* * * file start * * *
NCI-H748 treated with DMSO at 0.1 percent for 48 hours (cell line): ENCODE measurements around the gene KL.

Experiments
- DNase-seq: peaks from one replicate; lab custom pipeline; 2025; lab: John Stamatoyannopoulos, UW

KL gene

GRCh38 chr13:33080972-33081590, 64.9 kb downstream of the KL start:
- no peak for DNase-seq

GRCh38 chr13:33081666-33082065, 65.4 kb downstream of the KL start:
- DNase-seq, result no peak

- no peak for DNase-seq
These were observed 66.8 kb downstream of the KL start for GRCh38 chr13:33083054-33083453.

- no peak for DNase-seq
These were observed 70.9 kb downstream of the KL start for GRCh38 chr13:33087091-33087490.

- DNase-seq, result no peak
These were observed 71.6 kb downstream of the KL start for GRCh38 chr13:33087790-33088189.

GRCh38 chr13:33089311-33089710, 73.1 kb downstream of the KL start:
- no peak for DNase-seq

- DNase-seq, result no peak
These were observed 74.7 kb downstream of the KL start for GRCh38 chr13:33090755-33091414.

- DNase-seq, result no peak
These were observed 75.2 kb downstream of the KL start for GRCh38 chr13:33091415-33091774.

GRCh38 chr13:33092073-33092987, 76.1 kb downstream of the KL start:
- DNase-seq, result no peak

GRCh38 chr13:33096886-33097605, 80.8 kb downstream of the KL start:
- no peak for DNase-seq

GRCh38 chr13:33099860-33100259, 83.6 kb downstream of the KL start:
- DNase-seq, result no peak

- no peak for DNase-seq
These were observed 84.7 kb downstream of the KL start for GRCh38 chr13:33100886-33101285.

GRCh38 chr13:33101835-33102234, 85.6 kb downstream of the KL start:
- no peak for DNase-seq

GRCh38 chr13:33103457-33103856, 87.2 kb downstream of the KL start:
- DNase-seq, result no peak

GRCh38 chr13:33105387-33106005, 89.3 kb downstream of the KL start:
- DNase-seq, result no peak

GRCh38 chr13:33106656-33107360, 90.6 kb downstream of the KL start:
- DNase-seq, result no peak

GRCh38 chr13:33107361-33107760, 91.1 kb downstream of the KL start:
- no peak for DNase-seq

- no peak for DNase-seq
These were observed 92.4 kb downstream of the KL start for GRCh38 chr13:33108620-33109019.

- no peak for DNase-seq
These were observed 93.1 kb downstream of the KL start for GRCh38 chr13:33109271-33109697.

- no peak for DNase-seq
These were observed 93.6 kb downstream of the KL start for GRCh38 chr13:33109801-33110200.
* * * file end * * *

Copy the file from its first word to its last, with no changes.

NCI-H748 treated with DMSO at 0.1 percent for 48 hours (cell line): ENCODE measurements around the gene KL.

Experiments
- DNase-seq: peaks from one replicate; lab custom pipeline; 2025; lab: John Stamatoyannopoulos, UW

KL gene

GRCh38 chr13:33080972-33081590, 64.9 kb downstream of the KL start:
- no peak for DNase-seq

GRCh38 chr13:33081666-33082065, 65.4 kb downstream of the KL start:
- DNase-seq, result no peak

- no peak for DNase-seq
These were observed 66.8 kb downstream of the KL start for GRCh38 chr13:33083054-33083453.

- no peak for DNase-seq
These were observed 70.9 kb downstream of the KL start for GRCh38 chr13:33087091-33087490.

- DNase-seq, result no peak
These were observed 71.6 kb downstream of the KL start for GRCh38 chr13:33087790-33088189.

GRCh38 chr13:33089311-33089710, 73.1 kb downstream of the KL start:
- no peak for DNase-seq

- DNase-seq, result no peak
These were observed 74.7 kb downstream of the KL start for GRCh38 chr13:33090755-33091414.

- DNase-seq, result no peak
These were observed 75.2 kb downstream of the KL start for GRCh38 chr13:33091415-33091774.

GRCh38 chr13:33092073-33092987, 76.1 kb downstream of the KL start:
- DNase-seq, result no peak

GRCh38 chr13:33096886-33097605, 80.8 kb downstream of the KL start:
- no peak for DNase-seq

GRCh38 chr13:33099860-33100259, 83.6 kb downstream of the KL start:
- DNase-seq, result no peak

- no peak for DNase-seq
These were observed 84.7 kb downstream of the KL start for GRCh38 chr13:33100886-33101285.

GRCh38 chr13:33101835-33102234, 85.6 kb downstream of the KL start:
- no peak for DNase-seq

GRCh38 chr13:33103457-33103856, 87.2 kb downstream of the KL start:
- DNase-seq, result no peak

GRCh38 chr13:33105387-33106005, 89.3 kb downstream of the KL start:
- DNase-seq, result no peak

GRCh38 chr13:33106656-33107360, 90.6 kb downstream of the KL start:
- DNase-seq, result no peak

GRCh38 chr13:33107361-33107760, 91.1 kb downstream of the KL start:
- no peak for DNase-seq

- no peak for DNase-seq
These were observed 92.4 kb downstream of the KL start for GRCh38 chr13:33108620-33109019.

- no peak for DNase-seq
These were observed 93.1 kb downstream of the KL start for GRCh38 chr13:33109271-33109697.

- no peak for DNase-seq
These were observed 93.6 kb downstream of the KL start for GRCh38 chr13:33109801-33110200.